In March 2018, I reported that NASA’s exoplanet hunting Kepler mission might be drawing to a close. The end of the mission was threatened when engineers confirmed that the observatory was showing signs of running out of fuel.
Responsible for locating 70% of the 3,750 exoplanets discovered to date, Kepler was launched in 2009 and has been one of the most successful missions NASA has run. Unfortunately, as a result of a change to its operational parameters following the failure of two of the four reaction wheels used to hold it steady while observing distant stars, the observatory has had to increase its use of its propellant reserves. As a result, on July 2nd, 2018, NASA Kepler was ordered into a “no-fuel-use safe mode” after telemetry reported an “anomalous” drop in fuel pressure in the spacecraft.
The observatory will remain in this mode until August 2nd, 2018, when it is due to use its manoeuvring jets to orient itself so it can transmit the data collected on its last observational campaign – the 18th in its extended mission – to Earth via the Deep Space Network. During the time between now and August 2nd, engineers will attempt evaluate the status of the spacecraft’s propulsion system to determine if it has sufficient fuel left to allow it to resume observations in what is called Campaign 19, scheduled to begin August 6th, 2018.
Kepler has been tremendously successful by any measure. In addition to its impressive raw planet tally – liable to raise as there are still more than 2,000 planet candidates still to be vetted – the data gathered by Kepler since 2009 seems to suggest that 20% of Sun-like stars host a roughly Earth-size planet in the habitable zone — that just-right range of distances where liquid water could exist on a world’s surface.
During its primary mission, from 2009 through May 2013, Kepler stared at about 150,000 stars simultaneously, hunting for periodic dipping in their brightness that might indicate a planetary body moving in front of them. Since 2014, it has been engaged on its extended K2 mission, comprising a series of observational campaigns lasting 80 days apiece, each focused on a slightly different area of sky.
However, if this is the beginning of the end for Kepler, it’s not the end of our exoplanet hunting efforts: if all is proceeding as planned, the Transiting Exoplanet Survey Satellite, launched in April, 2018, should be taking over the task – although admittedly, news on its “first light” image, which was due in June, has yet to be released.
China’s Super-Heavy Launch and Reusable Rocket Capabilities
Speaking during an event in China at the end of May 2018, Long Lehao, a chief designer with the China Academy of Launch Vehicle Technology (CALT), gave an update on two of China’s new launch vehicles: the Long March 9 super booster and the partially reusable Long March 8 rocket.
The Long March 9 – referred to as the CZ-9, or Changzheng 9 in Chinese – is slated to enter service in 2030, and is central to China’s interplanetary ambitions. It is also a huge increase in scale a capability for the nation’s launch systems. The core three-stage rocket will stand 93 metres tall, using a 10-metre diameter first stage. It will be assisted at launch by four 5-metre diameter strap-on boosters – these alone being the same diameter as China’s Long March 5, currently the country’s most powerful rocket. The most powerful variant of the vehicle will be capable of launching 140 tonnes to low-Earth orbit (LEO), 50 tonnes to the Moon and around 44 tonnes to Mars.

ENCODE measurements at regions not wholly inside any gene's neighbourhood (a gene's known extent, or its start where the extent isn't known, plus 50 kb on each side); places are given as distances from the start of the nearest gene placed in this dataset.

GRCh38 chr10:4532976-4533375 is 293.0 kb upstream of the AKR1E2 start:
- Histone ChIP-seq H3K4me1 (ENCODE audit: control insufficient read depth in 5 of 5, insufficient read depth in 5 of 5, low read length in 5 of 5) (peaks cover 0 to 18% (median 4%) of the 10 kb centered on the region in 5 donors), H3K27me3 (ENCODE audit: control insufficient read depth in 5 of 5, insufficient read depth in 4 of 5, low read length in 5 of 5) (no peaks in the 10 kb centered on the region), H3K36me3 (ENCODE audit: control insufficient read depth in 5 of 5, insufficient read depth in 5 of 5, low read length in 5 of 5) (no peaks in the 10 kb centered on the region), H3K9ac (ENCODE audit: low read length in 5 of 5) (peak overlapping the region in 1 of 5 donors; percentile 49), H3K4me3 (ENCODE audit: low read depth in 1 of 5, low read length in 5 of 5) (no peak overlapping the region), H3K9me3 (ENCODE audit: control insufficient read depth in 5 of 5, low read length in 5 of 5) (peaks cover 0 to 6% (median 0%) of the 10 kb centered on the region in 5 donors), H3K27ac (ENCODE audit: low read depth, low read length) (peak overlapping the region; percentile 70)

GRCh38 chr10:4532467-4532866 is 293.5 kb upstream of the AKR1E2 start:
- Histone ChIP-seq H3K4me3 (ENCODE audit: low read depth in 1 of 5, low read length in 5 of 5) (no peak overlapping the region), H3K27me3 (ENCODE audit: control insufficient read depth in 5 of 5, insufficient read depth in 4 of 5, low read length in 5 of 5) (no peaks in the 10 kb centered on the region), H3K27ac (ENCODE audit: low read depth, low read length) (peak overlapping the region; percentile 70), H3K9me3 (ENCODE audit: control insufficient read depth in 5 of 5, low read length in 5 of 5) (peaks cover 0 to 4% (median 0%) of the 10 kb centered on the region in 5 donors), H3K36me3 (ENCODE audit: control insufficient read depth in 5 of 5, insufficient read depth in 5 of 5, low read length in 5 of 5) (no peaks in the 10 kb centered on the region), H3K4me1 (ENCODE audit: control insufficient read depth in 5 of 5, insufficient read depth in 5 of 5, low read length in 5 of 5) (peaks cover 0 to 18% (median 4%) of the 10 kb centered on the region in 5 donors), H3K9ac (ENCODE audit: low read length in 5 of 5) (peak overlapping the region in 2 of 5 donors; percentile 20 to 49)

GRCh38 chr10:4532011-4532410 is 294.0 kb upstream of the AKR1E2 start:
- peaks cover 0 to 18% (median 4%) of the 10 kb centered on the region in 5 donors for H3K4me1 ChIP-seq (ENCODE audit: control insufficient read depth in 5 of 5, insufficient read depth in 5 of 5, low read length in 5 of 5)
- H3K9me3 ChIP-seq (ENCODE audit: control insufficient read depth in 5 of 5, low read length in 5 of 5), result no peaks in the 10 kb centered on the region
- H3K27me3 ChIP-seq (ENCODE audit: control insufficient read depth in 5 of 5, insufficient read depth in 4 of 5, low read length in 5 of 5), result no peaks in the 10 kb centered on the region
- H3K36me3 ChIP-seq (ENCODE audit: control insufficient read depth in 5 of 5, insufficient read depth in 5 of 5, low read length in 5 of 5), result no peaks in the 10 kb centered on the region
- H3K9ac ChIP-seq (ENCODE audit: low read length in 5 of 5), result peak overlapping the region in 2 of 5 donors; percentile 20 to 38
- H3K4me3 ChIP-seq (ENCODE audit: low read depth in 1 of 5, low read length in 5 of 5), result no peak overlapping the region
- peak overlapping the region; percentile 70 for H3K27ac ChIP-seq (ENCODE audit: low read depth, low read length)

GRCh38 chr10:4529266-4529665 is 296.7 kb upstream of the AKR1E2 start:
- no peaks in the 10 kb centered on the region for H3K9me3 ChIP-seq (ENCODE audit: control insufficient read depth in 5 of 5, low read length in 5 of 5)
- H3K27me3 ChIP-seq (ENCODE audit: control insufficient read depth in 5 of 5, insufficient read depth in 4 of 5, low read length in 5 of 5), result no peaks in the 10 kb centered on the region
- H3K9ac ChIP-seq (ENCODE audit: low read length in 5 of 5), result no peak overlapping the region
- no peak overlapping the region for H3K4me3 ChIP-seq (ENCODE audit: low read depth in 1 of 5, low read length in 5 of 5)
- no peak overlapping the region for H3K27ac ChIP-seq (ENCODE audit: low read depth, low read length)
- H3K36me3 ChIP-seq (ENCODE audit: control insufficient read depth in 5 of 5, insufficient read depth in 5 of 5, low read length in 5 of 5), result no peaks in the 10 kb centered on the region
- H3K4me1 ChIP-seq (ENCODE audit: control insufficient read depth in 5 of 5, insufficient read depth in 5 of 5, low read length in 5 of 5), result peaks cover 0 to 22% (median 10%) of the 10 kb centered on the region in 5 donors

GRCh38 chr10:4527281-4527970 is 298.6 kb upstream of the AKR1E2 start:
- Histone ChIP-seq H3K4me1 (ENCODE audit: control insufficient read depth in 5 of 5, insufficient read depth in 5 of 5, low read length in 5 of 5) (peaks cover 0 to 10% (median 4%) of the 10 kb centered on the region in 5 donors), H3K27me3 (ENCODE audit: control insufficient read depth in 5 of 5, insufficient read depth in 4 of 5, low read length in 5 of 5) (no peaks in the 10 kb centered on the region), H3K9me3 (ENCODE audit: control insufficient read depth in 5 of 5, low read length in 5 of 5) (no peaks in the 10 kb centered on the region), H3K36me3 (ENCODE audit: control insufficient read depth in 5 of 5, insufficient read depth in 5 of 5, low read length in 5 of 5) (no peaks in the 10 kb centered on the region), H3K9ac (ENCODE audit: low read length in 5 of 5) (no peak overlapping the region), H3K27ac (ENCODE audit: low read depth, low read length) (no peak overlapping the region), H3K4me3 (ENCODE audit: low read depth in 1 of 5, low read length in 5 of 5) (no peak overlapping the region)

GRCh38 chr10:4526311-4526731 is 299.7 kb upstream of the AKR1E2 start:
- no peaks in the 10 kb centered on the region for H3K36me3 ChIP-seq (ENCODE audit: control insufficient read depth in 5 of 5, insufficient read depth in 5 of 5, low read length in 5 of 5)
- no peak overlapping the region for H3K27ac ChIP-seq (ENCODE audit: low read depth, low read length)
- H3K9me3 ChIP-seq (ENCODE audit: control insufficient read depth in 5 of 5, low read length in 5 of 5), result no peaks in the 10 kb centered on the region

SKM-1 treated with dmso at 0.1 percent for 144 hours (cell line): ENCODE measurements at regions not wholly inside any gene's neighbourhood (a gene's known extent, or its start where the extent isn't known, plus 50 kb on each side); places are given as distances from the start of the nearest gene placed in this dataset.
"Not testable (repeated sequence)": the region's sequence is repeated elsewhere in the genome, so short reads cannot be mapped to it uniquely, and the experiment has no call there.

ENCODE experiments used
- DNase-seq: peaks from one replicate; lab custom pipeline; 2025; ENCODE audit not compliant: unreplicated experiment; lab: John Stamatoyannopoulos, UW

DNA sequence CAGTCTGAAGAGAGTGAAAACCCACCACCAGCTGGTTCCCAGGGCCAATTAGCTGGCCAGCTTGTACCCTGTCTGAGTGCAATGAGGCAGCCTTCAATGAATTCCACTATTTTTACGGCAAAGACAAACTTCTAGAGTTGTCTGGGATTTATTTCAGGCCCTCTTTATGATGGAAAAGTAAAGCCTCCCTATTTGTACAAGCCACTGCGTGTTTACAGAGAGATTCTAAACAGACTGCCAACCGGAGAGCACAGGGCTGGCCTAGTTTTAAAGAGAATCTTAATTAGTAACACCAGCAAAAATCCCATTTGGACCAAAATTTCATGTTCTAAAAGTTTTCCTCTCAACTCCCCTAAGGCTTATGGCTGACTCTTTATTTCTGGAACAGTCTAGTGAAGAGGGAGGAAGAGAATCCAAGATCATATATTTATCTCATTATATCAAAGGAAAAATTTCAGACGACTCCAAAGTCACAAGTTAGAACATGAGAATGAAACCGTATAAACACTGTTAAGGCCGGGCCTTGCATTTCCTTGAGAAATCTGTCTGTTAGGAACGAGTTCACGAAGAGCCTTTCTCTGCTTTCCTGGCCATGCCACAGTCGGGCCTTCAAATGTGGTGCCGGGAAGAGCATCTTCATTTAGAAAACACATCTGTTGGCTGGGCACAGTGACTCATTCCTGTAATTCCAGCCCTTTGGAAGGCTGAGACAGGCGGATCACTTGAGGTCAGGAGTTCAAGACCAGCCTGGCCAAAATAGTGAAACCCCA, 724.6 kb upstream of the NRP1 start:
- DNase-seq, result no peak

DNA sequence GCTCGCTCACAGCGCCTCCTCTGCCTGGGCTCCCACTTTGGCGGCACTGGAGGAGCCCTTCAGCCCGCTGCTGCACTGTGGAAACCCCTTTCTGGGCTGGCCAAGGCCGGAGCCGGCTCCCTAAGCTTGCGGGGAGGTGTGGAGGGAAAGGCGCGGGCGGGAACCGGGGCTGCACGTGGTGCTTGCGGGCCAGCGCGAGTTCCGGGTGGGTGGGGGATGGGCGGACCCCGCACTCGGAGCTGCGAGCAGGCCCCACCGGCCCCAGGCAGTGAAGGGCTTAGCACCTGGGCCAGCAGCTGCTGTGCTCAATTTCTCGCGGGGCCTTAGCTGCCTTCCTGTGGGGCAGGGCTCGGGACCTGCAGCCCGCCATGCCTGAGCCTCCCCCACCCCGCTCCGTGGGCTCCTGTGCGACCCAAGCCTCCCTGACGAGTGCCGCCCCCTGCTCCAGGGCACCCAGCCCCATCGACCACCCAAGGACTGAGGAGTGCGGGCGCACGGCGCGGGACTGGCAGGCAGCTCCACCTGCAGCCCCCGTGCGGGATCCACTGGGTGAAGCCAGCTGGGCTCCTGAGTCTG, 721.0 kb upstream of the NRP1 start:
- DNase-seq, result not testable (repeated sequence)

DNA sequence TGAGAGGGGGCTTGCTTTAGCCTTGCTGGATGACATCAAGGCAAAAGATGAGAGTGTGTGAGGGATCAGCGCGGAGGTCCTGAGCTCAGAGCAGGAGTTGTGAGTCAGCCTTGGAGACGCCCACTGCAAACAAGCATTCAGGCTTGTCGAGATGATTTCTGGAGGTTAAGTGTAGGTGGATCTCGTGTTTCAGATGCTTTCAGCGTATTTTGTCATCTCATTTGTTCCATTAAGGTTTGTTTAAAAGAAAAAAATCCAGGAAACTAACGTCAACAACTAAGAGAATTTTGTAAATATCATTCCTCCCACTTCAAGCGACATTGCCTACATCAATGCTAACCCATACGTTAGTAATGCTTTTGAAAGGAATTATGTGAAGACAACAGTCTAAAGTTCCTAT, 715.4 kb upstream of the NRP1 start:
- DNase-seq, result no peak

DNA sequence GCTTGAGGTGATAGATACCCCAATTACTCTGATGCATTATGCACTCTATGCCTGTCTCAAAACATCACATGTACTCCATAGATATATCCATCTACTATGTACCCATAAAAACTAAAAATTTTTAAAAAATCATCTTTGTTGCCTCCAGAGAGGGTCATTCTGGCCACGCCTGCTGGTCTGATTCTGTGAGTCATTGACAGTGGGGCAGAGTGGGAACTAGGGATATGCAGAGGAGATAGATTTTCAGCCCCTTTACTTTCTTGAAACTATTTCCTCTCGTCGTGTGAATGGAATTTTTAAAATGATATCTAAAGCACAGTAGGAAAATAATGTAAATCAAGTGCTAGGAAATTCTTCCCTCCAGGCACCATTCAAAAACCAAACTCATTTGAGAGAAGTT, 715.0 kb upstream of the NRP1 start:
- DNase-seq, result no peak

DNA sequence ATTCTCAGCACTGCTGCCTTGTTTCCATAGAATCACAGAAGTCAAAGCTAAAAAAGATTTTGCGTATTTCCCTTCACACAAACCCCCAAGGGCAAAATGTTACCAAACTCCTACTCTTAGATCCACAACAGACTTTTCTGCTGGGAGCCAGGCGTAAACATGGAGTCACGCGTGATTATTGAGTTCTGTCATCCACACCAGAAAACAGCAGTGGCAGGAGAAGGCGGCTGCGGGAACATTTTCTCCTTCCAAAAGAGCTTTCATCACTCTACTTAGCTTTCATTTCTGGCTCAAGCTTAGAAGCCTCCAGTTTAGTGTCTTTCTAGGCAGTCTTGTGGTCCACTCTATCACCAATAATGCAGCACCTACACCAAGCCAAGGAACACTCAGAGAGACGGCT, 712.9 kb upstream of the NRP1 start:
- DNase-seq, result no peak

By comparison, NASA’s Space Launch System (SLS) vehicle will have a core stage 8.4 metres in diameter, with its most powerful variant (Block 2) capable of placing 130 tonnes into LEO, and SpaceX’s BFR with a 9-metre diameter core and be capable of putting 150 tonnes into LEO.
In his presentation, Long confirmed the first CZ-9 is slated for launch in 2030 – around the time the Block 2 variant of the SLS is due to fly. One of the first missions earmarked for the super booster is an automated Mars sample return mission, with crewed lunar missions also on the cards for the vehicle. In addition, the CZ-9 could be used to deploy a system of solar power satellites the Chinese government and military are said to be considering.
Meanwhile, the Long March 8, based on the core of China’s current mid-range launcher, the Long March 7, is expected to make its first flight in 2021. Capable of lifting a more modest 8 tonnes to LEO, the first stage of the booster is designed to be reusable, employing a similar methodology to SpaceX’s Falcon 9 first stages to return to Earth and land.
While the payload capacity of the Long March 8 might sound small, it is ideal for typical satellite payloads. More to the point, the use of the Long March 7 first stage means the system could be “upgraded” to work with that vehicle, which is capable of placing 13 tonnes into LEO.
China has also revealed more on the technologies it is developing for future crew-carrying spacecraft, with successful tests of the new parachute system that will be used in conjunction with the county’s next generation crew-carrying space vehicle, which will replace the current Shenzhou capsules derived from Russia’s Soyuz vehicle.
The new crew vehicles will be somewhat similar to the American Apollo Command and Service Modules and Boeing’s CST-100 Starliner, comprising a crewed “command module” and a supporting “service module”. They will come in two variations, a 20 tonne version a 14 tonne variant, with either capable of carrying between 4 and 6 crew depending on the mission profile. Each would be used as part of larger missions to the Moon, Mars and deep space.